It is also important to visit a farrier or a vet without delay. A regular follow-up by the farrier (when renovating the horseshoes for example) is also highly recommended.
Every treatment first consists in cleaning the hoof out properly and deeply in order to scrub off all the visible rot as well as all the necrotic tissues.


Antibiotics for internal or external use as oxytetracycline, metronidazole, or penicillin. Although their efficiency is well-demonstrated, recent studies have shown the emergence of more and more frequent resistance to antibiotics.

The latter will be reserved for the treatment of the most serious cases.
For several years the European Union has encouraged the research for new natural treatments to replace the use of antibiotics.

Local treatments (topics) :

A great variety of local treatments exist in the equestrian tradition.

These include the Villate liqueur, copper sulfate in aqueous solution, hydrogen peroxide (oxygenated water), Formalin, bleach (sodium hypochlorite), tincture of iodine, or even sulfuric acid!

The use of Villate liqueur has been prohibited in the European Union for several years, as its formula is highly toxic and its efficiency quite mediocre.

Copper sulfate solutions are also prohibited because of their environmental toxicity. The main problem with the other remedies mentioned here above is that they are aqueous solutions, and therefore difficult to keep in extended contact with the infected areas. To do so, they often require the use of wraps, bandages, or swabs to be renewed regularly. Some of these compounds can be highly aggressive and very painful. It is the case with hydrogen peroxide, Formalin and of course sulfuric acid.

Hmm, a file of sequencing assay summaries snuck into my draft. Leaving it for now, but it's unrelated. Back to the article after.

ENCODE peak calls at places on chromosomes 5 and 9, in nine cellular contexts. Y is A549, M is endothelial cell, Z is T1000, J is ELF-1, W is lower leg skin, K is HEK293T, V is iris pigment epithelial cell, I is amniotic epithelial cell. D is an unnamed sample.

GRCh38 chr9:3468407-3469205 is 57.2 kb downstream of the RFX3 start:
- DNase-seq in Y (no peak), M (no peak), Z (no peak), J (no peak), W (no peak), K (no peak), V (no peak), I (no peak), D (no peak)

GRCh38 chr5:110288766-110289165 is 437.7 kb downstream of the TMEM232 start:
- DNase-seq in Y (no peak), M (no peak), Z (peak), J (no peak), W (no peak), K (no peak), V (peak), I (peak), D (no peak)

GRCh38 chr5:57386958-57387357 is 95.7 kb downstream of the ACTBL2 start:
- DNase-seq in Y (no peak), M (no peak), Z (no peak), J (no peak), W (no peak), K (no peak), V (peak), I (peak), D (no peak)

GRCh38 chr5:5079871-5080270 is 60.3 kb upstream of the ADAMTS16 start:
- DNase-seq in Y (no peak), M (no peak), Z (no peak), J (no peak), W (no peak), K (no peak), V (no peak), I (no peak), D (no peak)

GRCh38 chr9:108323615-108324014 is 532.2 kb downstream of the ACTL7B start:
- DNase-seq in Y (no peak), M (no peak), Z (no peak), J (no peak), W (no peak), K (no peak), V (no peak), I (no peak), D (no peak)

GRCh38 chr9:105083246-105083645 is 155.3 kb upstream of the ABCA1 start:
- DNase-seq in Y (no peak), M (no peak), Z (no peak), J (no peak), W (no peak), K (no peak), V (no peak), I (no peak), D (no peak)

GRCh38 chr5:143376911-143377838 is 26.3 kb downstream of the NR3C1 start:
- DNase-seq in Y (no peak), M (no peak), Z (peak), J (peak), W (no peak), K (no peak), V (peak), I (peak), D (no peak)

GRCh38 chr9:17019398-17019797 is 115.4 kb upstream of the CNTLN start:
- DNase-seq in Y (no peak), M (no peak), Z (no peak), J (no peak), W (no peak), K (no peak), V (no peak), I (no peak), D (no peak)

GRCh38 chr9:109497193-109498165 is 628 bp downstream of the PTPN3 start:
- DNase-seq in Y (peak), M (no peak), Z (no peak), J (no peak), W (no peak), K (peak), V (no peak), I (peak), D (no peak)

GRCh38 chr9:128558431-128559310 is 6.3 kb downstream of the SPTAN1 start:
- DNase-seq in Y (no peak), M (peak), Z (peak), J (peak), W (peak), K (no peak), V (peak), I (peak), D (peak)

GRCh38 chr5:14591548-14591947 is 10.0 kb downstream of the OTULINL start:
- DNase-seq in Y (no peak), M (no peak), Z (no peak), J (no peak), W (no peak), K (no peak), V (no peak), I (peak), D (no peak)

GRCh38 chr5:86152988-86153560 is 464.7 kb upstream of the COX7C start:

Another commonly-used product is the Norwegian tar, also called pine tar, officinal tar, vegetal tar, or liquid pitch. It is made from charring pine in the absence of air before distillation. It is a black, viscous and sticky product.

From what we have observed, Norwegian tar is really to be avoided as a first-line treatment, as it often worsens the situation. Indeed, it favors the proliferation of anaerobic bacteria as it isolates the infected area from the outside environment. Without mentioning the fact that it is very hard to scrub off.

Towards a new therapeutic approach: Hoof Solution

Our research consisted in creating an unguent which is stable, sticky, easy to use (to apply with a small brush), with no need of bandage, swab or compress in most cases.

The scope of Hoof Solution is very large (fungal as well as bacterial), and it doesn’t cause resistance as antibiotics do.
It is a safe, non aggressive, environmentally friendly and totally natural product.

It is also recommended in a preventive use (once a week).

The results of the studies lead with Hoof Solution were shown in various scientific presentations during international congresses of veterinarian medicine and horseshoeing.